A little over a year ago, I wrote a post on what I thought were some game changing trends that could alter the way we think about and implement eCommerce systems. One particular point in the post had to do with technology built on Node.js called Meteor and how its reactive data framework could really impact customer experience.
I was recently contacted through LinkedIn by Reaction Commerce, a company that has built an eCommerce platform on Meteor and I had a chance to talk to their founders about the product. In our brief conversation we explored some thoughts around what Meteor could bring to the eCommerce world and many of them are either already implemented or in their roadmap.
So what’s so great about Reaction Commerce? For starters, I think it’s built on some pretty exciting technology. The fact that it’s built on Meteor means it is reactive — basically that if data changes in one location, it changes in all others in near real-time. For example, if you’re viewing a product detail page that shows 10 items are currently in inventory and another shopper purchases one of that item, your view will update to show 9 items available.
Reaction is also open source, so if you want to see how it works or change some code, go ahead. They’ve also got a nice community of developers helping out with things and some nice documentation (sometimes lacking in the open source world) about how to contribute.
If this is done well, it could enable solution providers to compete in the small to mid-market against solutions like Shopify and Demandware.
They have quite a vision for what this technology can do for commerce and they are well on their way to realizing that vision. Currently on version 0.12, their roadmap tells a great story about where they’re headed and here are a few features to watch:
Digital or Physical Goods: As simple as this distinction may sound, in some platforms building the required infrastructure to support digital goods requires a good bit of extra work.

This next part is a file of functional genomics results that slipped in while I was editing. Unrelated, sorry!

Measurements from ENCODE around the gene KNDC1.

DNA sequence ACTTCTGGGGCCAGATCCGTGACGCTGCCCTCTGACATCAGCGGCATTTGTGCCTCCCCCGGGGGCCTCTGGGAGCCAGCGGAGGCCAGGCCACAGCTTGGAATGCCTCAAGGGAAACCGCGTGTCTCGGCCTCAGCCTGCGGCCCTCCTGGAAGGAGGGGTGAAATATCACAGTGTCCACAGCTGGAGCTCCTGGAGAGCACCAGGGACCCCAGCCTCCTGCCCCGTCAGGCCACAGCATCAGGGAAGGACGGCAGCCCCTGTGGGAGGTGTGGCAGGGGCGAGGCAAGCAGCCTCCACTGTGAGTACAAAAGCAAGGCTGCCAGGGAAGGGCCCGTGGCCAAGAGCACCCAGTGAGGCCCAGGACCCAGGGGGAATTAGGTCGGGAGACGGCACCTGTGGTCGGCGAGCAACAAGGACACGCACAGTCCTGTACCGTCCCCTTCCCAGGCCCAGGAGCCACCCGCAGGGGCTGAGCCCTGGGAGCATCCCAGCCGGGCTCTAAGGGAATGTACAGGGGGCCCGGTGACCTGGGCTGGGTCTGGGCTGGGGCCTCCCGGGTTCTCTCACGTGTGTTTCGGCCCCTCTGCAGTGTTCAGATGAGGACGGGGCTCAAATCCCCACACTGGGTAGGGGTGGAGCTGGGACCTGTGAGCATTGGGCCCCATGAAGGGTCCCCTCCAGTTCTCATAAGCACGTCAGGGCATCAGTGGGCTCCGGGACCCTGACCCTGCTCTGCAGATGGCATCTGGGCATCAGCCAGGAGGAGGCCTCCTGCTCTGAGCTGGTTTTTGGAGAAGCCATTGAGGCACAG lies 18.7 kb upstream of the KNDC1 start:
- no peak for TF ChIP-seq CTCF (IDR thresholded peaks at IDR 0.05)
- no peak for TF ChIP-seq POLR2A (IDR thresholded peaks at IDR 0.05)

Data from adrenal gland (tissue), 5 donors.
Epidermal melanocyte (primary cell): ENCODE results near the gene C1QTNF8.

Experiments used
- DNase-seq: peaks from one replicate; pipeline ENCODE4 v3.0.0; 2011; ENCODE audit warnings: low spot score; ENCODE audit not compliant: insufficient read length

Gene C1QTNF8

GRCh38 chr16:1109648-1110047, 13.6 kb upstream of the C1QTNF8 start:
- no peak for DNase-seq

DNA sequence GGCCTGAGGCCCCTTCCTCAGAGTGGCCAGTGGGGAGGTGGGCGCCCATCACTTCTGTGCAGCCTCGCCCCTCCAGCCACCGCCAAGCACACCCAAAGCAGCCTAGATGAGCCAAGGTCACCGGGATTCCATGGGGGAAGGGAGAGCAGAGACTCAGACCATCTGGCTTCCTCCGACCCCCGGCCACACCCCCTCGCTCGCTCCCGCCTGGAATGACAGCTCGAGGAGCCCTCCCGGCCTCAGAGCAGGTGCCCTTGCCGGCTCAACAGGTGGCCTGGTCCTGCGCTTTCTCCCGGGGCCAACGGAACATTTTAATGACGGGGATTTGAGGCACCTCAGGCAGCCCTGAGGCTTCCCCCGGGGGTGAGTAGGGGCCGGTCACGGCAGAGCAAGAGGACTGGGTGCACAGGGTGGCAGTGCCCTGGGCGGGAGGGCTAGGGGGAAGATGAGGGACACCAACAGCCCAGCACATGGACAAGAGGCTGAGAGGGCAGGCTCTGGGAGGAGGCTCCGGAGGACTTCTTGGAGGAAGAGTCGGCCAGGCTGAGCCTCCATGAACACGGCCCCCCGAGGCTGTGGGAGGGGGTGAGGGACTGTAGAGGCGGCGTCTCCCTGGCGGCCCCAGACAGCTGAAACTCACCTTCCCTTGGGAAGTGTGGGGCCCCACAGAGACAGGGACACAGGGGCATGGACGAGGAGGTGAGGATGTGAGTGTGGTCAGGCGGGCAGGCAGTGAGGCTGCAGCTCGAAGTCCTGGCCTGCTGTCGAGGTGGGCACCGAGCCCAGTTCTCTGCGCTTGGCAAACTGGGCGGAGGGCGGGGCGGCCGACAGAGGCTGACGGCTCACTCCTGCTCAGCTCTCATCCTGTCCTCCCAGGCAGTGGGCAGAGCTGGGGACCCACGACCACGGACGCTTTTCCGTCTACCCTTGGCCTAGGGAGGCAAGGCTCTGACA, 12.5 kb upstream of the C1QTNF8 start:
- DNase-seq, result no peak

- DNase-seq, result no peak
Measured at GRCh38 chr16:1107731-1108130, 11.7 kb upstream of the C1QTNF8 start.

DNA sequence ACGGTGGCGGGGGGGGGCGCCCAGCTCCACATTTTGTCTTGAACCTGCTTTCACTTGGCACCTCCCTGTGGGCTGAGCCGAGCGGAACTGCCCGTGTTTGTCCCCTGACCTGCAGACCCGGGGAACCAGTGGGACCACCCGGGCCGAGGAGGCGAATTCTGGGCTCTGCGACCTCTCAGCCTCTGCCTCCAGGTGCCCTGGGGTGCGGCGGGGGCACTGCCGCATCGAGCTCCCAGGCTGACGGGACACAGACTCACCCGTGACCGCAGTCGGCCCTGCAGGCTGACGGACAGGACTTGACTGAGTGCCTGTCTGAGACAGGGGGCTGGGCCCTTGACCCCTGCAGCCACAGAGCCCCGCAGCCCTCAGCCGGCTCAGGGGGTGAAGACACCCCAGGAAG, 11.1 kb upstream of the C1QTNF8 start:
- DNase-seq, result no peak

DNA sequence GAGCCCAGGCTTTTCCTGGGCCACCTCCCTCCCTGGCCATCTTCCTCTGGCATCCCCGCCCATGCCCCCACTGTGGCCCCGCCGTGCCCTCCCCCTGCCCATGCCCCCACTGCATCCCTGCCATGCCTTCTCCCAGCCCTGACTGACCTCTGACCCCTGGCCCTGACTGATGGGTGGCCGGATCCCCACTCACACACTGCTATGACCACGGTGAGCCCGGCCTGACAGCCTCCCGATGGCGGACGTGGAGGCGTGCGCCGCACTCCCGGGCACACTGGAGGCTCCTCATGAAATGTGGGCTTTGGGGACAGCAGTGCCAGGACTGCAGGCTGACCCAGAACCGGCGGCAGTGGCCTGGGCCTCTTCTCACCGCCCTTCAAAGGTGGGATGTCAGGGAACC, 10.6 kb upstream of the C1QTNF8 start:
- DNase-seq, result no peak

Native Mobile Apps: Write the code once and deploy native versions on mobile platforms such as iOS and Android.
REST API: While a lot of current platforms offer this, it’s definitely the direction in which things are moving. Glad to see they are giving it priority even prior to version 1.0.
Shippo Integration: If you haven’t checked out Shippo, please do. It supports multiple shipping companies, label printing, international shipments, tracking, and more. And all of this will be integrated with Reaction Commerce soon. Note: They already support some integrations that make life easier including Stripe, PayPal, Braintree, Segment.io, etc.
Multi-tenant Marketplace: This is huge. Being able to have a single Reaction instance that houses various independent shops will make it easy for solution providers to set up their own platform-as-a-service environment. There are a multitude of challenges that go along with doing this and I look forward to seeing how Reaction implements the administrative needs of a solution provider managing a multi-tenant environment. If this is done well, it could enable solution providers to compete in the small to mid-market against solutions like Shopify and Demandware.
Reaction is still early stage, but progress has been quick. If the community support is any indicator, they’re on their way to some exciting times. As of this writing, they had over 8000 shops implemented, over 2000 Github starts, and over 40 packages available on the Meteor package site, Atmosphere. Expect to see them gain momentum and start to seriously contend with players in the small to mid-market commerce space in the next 6 to 12 months.
The entire product is Docker friendly and it’s easy to have Reaction up and running quickly by downloading the Reaction image from Dockerhub. Check it out and let me know what you think in the comments below!